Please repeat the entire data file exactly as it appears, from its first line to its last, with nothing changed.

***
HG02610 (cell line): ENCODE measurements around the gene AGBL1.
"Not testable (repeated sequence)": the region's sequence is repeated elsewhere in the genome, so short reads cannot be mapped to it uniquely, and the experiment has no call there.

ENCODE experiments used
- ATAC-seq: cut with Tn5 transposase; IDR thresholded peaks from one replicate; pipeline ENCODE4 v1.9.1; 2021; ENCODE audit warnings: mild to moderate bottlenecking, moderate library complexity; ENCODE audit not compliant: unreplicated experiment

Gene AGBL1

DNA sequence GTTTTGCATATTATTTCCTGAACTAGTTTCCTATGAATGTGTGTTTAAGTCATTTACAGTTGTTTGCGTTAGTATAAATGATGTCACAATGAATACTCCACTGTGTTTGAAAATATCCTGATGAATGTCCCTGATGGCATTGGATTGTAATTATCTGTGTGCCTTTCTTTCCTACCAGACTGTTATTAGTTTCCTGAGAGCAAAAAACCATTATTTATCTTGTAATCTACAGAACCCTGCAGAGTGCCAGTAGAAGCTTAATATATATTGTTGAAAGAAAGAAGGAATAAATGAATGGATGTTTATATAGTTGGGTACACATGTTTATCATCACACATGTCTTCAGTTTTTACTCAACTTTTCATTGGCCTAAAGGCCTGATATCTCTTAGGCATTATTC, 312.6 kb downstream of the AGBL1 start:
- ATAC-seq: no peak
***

HG02610 (cell line): ENCODE measurements around the gene AGBL1.
"Not testable (repeated sequence)": the region's sequence is repeated elsewhere in the genome, so short reads cannot be mapped to it uniquely, and the experiment has no call there.

ENCODE experiments used
- ATAC-seq: cut with Tn5 transposase; IDR thresholded peaks from one replicate; pipeline ENCODE4 v1.9.1; 2021; ENCODE audit warnings: mild to moderate bottlenecking, moderate library complexity; ENCODE audit not compliant: unreplicated experiment

Gene AGBL1

DNA sequence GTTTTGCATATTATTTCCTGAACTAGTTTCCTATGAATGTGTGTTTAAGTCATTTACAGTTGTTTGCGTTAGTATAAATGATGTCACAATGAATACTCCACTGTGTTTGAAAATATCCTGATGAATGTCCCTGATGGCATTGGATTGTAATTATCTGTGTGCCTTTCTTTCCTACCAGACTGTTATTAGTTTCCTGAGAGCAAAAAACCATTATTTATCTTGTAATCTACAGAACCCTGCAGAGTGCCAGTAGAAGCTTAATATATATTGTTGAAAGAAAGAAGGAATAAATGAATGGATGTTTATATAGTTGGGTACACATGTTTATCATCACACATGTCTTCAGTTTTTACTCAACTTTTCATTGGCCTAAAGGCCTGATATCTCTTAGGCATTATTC, 312.6 kb downstream of the AGBL1 start:
- ATAC-seq: no peak